Eelco is a devoted cycling fan. I couldn't have given him a greater gift. He had been in China during The Tour and was able to only minimally follow it. The year before he was busily studying for finals during The Tour. He allowed himself a study break at 4:30 every afternoon to watch the final half hour of each day's stage. He has a friend who races professionally just below its highest level. He competed in this year's Tour of California, a one-week stage race down the coast of California won by Landis. Eelco said that whenever he asks him about the prevalence of drugs in the peloton he changes the subject. Eelco grew up with the sport and knows it intimately. He has been touring since he was fifteen, when he and his parents and his younger brother spent six weeks bicycling Indonesia, his father's dream trip. They biked Norway the following year, fully infecting Eelco with the desire to bicycle tour. He's gone off on a ride on his own every year since.

Eleco expanded my diet by two items--a rice flour cake with sweet beans and a fish wiener wrapped in cellophane that doesn't need refrigeration. I introduced him to poly corn, a sugar smacks cereal type of snack. I also alerted him to the wide disparity in caloric content in the noodles. He hadn't looked closely enough at all the Japanese mumbo-jumbo to notice that there is a caloric number to be found on it.

Among the many lessons Eelco has learned is never to camp in a dry riverbed. He made that mistake in China and it nearly cost him his life. A sudden night-time downpour sent a wave of water down the riverbed, sweeping his bike and tent and much of his gear away with it. He didn't find his bike until the next day with the help of others, buried in a pile of debris. He had it entirely overhauled, every bearing regreased at a cost of two dollars. He can give a testimonial to Ortlieb, as his panniers survived the submerging and the dry clothes helped to save his life. We could have easily biked together for a week and not exhausted all the bicycle experiences we could have shared, but we caught each other at a time when he was glad to have a rest day and I was intent on riding.  If it hadn't been raining though, we no doubt would have been off together and probably continued on for a few days.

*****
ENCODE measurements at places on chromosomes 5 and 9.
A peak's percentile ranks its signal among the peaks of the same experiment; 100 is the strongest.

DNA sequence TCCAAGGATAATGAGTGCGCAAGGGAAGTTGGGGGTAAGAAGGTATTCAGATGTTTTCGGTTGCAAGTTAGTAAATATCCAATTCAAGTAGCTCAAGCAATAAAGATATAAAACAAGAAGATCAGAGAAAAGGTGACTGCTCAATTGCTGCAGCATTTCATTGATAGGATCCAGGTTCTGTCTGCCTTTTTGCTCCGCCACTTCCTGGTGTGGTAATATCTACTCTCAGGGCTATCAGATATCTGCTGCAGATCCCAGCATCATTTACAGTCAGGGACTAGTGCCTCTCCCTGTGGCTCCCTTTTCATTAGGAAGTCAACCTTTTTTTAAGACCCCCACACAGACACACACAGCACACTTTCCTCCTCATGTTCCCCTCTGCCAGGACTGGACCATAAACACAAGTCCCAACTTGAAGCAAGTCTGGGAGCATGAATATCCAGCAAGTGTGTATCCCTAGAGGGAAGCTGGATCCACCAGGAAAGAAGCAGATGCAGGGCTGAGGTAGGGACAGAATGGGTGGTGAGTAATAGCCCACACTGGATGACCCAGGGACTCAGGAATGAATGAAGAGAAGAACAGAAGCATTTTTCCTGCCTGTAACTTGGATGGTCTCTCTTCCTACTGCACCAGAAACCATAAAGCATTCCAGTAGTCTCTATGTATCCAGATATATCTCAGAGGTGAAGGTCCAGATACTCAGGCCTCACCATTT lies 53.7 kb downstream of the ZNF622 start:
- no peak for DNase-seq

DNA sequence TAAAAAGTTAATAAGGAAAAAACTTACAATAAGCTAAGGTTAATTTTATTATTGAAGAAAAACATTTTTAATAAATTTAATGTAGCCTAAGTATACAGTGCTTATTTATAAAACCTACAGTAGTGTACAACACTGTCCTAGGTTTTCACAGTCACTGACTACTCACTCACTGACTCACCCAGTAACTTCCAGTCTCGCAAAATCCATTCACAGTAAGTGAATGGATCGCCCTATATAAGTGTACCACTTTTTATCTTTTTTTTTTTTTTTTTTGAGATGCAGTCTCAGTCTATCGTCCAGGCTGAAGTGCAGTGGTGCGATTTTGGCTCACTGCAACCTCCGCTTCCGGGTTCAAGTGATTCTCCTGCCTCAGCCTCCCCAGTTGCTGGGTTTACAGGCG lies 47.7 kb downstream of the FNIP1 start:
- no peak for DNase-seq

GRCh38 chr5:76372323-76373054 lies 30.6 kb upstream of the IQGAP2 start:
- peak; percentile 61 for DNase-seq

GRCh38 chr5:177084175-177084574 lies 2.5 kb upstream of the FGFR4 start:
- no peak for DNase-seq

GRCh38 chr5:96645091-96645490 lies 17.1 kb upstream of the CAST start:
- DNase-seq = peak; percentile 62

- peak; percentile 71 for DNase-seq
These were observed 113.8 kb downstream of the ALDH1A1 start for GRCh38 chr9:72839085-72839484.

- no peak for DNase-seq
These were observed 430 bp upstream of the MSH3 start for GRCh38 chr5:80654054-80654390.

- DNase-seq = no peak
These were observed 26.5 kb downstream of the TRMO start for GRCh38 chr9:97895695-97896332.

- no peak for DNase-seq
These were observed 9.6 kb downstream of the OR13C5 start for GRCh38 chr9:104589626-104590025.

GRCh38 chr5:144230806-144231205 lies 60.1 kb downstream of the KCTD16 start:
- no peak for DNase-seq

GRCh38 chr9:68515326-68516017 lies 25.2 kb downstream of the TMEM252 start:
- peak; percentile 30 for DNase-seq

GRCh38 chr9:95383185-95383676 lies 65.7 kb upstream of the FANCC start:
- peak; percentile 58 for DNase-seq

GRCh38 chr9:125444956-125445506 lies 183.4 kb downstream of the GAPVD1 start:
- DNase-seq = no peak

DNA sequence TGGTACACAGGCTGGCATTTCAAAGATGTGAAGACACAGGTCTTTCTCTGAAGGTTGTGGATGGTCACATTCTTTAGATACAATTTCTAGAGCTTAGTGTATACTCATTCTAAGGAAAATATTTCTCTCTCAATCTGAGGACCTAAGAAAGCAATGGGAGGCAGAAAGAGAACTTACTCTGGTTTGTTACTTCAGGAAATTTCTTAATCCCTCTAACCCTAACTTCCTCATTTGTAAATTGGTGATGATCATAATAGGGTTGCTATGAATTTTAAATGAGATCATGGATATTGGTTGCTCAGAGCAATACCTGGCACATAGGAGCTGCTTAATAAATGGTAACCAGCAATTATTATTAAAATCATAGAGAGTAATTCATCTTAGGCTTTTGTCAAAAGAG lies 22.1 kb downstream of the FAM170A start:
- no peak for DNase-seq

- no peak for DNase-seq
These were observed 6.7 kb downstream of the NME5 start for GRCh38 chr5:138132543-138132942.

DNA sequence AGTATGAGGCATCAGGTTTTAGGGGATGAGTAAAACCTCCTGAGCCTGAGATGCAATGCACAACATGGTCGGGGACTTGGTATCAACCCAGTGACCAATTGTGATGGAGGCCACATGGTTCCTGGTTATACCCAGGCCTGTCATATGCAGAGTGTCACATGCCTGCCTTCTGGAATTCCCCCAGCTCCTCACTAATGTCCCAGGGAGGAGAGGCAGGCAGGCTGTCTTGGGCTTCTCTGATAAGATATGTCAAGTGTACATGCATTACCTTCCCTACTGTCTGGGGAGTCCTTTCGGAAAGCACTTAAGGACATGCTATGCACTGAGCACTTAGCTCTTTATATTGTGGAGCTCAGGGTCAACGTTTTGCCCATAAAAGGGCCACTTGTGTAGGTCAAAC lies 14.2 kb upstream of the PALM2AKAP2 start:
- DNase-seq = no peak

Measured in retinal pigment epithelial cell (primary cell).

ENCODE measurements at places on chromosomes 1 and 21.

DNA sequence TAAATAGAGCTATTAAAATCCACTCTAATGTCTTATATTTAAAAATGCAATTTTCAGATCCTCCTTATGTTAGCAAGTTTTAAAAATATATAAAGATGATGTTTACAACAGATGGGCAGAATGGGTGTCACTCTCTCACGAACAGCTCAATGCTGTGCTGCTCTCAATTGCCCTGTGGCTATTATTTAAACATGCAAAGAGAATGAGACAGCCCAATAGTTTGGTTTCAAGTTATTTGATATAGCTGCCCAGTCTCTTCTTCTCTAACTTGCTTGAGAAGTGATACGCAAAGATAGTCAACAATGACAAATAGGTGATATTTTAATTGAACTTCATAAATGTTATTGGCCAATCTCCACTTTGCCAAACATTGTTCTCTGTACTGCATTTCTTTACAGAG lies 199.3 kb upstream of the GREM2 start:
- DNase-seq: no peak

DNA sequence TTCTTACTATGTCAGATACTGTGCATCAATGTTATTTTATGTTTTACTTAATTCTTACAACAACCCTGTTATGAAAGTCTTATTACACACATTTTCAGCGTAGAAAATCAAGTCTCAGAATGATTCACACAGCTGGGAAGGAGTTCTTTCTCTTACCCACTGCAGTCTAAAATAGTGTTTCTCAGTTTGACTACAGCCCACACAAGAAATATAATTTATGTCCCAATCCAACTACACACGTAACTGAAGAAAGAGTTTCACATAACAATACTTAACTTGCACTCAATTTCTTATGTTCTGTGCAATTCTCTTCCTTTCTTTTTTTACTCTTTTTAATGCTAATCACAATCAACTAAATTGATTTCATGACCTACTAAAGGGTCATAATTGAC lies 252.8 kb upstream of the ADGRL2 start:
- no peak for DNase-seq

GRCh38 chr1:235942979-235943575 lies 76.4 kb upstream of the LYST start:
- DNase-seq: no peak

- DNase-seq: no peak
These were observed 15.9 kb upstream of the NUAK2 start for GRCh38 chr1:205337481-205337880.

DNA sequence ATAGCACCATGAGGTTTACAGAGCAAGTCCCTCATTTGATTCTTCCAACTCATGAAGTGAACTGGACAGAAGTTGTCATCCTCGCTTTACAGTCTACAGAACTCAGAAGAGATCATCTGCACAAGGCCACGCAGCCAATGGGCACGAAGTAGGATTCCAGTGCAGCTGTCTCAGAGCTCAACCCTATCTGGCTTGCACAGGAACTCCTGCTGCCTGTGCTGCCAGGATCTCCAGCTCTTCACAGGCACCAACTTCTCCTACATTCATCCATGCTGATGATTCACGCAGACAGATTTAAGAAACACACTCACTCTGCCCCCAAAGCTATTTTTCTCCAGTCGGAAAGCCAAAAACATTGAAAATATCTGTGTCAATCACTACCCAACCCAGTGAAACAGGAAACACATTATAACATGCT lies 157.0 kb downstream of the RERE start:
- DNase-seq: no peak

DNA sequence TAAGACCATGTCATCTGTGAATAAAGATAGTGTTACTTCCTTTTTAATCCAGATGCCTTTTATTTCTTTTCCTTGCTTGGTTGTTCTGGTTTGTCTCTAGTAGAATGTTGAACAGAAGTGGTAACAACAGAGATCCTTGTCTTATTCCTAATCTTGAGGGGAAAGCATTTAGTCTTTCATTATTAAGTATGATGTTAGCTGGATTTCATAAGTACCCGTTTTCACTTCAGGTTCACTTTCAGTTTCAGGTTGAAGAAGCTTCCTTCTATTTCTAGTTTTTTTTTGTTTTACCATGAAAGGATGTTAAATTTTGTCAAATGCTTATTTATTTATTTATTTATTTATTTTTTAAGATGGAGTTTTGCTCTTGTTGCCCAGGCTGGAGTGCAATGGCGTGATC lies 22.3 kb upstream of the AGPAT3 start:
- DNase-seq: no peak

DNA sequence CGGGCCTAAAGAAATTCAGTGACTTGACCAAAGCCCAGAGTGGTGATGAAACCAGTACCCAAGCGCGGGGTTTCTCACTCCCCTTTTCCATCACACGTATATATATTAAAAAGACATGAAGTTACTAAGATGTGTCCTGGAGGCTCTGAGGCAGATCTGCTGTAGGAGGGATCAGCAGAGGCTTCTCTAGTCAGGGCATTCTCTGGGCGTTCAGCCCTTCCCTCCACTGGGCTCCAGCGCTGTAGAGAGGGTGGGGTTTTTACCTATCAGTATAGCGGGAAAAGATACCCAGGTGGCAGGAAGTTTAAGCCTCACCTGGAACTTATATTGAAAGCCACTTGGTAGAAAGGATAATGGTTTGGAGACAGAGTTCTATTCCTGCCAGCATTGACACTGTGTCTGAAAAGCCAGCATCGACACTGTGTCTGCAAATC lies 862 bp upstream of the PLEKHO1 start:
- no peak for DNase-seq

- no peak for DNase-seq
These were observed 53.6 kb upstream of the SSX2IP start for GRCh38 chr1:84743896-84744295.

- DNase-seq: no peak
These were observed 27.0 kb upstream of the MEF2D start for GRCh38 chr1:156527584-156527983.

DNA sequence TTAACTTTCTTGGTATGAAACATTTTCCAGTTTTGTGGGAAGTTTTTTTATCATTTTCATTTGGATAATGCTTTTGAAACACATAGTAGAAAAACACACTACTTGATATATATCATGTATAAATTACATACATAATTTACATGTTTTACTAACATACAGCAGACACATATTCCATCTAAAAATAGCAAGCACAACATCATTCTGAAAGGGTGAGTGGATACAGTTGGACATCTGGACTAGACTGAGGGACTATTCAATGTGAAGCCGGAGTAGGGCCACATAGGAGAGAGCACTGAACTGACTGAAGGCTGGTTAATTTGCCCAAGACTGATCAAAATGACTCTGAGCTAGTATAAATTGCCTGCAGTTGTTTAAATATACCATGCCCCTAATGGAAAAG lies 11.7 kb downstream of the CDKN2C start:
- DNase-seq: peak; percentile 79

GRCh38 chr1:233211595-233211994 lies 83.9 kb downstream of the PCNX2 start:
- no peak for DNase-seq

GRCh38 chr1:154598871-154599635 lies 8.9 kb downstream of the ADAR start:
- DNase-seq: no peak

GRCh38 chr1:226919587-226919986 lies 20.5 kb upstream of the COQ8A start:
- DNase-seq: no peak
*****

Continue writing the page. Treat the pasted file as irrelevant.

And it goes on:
Later, George

Monday, September 25, 2006

Sapporo, Japan

Friends: I nearly stayed at a genuine campground last night. The Lake Shikotsu Visitor Center pamphlet mentioned a campground five miles up the road on the lake. I hardly needed a designated campground, as there were all sorts of possibilities for wild-camping in the thickly forested national park. But it was late in the afternoon and I hadn't had a shower in the two weeks I've been here, just bathing in streams and under faucets.

I have yet to take advantage of a bathhouse. I am told they are everywhere but I have yet to learn how to detect them. Once I discover that secret, I'm sure I'll see them all the time and could have a hard time resisting them, or so I'm told by others who have traveled here and rave at how wonderful they are. Since they are a luxury that I am not desperate for, I have not made the effort to search one out, content to wait for that time when I discover one on my own.

Another reason I considered communal camping was I am in bear country. It is pre-hibernation time and the bears are actively foraging. Who knows what they might fight appealing about me or my pantry. I've had bear encounters before and they certainly do leave an impression.  When I was biking up the Alaskan Highway in 1981, a bear came browsing around my wild camp site one morning.  That was a somewhat harrowing experience.  For the rest of my time in Alaska I tried to camp with others about me.